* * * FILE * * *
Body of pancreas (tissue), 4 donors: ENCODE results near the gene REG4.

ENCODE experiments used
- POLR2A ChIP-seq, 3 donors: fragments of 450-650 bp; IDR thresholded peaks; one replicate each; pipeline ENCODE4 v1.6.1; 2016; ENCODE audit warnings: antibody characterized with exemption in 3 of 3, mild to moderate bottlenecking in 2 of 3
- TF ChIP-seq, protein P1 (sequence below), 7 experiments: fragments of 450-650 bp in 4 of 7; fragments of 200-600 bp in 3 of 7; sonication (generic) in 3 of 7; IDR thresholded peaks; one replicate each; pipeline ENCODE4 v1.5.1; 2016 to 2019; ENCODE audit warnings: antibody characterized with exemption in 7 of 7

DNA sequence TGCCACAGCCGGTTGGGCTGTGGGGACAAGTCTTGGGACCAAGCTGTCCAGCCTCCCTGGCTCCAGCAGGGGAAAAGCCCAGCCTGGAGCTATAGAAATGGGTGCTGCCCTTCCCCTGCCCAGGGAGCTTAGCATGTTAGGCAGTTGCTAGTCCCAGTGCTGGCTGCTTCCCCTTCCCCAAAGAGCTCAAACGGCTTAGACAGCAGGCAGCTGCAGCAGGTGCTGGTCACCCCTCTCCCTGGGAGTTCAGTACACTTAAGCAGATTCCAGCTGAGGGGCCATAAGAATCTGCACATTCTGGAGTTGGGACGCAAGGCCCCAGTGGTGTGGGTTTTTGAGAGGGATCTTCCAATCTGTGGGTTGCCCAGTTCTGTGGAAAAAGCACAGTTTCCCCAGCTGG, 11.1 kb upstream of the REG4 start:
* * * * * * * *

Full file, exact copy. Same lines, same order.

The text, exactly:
Body of pancreas (tissue), 4 donors: ENCODE results near the gene REG4.

ENCODE experiments used
- POLR2A ChIP-seq, 3 donors: fragments of 450-650 bp; IDR thresholded peaks; one replicate each; pipeline ENCODE4 v1.6.1; 2016; ENCODE audit warnings: antibody characterized with exemption in 3 of 3, mild to moderate bottlenecking in 2 of 3
- TF ChIP-seq, protein P1 (sequence below), 7 experiments: fragments of 450-650 bp in 4 of 7; fragments of 200-600 bp in 3 of 7; sonication (generic) in 3 of 7; IDR thresholded peaks; one replicate each; pipeline ENCODE4 v1.5.1; 2016 to 2019; ENCODE audit warnings: antibody characterized with exemption in 7 of 7

DNA sequence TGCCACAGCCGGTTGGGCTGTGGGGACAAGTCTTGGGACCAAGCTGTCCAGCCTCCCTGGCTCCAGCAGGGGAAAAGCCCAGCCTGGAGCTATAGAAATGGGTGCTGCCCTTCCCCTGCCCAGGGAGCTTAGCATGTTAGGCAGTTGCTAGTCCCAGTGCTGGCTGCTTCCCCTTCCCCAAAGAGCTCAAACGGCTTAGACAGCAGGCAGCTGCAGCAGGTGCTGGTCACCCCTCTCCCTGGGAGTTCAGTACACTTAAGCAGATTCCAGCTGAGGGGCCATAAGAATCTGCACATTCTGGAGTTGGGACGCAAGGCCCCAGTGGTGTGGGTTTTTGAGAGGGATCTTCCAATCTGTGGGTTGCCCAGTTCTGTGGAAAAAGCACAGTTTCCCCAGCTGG, 11.1 kb upstream of the REG4 start: